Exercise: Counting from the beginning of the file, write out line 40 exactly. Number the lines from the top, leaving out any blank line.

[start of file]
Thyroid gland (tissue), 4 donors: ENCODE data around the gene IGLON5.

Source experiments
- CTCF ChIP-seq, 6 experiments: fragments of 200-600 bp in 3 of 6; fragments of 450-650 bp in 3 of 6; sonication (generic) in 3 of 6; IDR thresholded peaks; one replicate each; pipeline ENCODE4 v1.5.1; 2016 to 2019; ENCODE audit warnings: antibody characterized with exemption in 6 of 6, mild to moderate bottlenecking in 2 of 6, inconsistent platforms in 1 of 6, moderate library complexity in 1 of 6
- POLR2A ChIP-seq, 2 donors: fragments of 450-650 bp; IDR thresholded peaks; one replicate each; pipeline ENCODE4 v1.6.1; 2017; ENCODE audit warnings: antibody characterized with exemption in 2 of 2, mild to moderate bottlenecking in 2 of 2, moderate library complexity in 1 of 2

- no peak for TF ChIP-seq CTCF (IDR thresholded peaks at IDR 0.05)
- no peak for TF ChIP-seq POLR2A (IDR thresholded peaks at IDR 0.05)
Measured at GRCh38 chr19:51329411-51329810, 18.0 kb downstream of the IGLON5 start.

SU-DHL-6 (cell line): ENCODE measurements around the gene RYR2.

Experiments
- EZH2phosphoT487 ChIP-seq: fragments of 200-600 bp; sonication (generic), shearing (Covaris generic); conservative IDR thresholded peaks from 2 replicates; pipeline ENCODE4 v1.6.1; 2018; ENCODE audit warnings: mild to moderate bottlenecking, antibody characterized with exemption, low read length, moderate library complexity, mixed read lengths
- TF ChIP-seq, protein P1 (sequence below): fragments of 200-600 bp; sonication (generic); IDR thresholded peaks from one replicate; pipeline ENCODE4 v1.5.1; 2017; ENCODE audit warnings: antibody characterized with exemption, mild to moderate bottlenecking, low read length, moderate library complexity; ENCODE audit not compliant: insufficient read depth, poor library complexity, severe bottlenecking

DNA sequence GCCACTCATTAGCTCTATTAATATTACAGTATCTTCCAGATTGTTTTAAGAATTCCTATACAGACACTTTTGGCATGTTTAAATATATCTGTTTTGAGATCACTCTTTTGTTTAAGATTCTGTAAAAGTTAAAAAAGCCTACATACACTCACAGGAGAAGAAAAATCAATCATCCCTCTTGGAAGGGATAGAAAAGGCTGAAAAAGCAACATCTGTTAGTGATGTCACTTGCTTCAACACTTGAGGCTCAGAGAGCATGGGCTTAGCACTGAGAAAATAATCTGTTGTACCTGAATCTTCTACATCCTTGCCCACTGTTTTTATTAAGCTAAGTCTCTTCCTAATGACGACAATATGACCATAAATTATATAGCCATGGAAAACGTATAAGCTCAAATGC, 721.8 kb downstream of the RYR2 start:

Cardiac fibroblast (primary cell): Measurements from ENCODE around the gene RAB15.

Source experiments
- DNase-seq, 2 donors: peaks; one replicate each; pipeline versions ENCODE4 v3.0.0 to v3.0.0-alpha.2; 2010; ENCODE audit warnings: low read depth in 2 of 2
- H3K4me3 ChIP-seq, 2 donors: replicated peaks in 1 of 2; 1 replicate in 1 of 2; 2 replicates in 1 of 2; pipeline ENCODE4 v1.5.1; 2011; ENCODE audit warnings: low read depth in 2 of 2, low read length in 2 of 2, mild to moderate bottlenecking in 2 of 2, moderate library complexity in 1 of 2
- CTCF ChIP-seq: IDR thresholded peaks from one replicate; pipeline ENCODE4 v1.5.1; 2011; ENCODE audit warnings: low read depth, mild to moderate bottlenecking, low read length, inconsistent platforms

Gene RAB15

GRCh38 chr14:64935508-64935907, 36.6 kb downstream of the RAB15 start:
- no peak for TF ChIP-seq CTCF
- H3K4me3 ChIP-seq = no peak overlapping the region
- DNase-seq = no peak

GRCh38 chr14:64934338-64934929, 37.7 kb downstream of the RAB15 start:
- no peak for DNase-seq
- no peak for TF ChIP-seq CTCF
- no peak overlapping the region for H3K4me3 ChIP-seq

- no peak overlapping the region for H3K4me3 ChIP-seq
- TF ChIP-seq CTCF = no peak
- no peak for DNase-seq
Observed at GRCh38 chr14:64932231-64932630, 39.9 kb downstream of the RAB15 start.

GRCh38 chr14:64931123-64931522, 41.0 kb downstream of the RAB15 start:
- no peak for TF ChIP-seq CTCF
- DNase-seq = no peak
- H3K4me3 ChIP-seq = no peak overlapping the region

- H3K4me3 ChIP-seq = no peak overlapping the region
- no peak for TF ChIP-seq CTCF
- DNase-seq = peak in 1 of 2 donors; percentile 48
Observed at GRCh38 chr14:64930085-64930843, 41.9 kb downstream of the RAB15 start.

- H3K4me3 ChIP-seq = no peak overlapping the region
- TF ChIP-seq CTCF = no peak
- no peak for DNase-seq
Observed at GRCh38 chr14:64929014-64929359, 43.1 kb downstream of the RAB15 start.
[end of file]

- TF ChIP-seq CTCF = no peak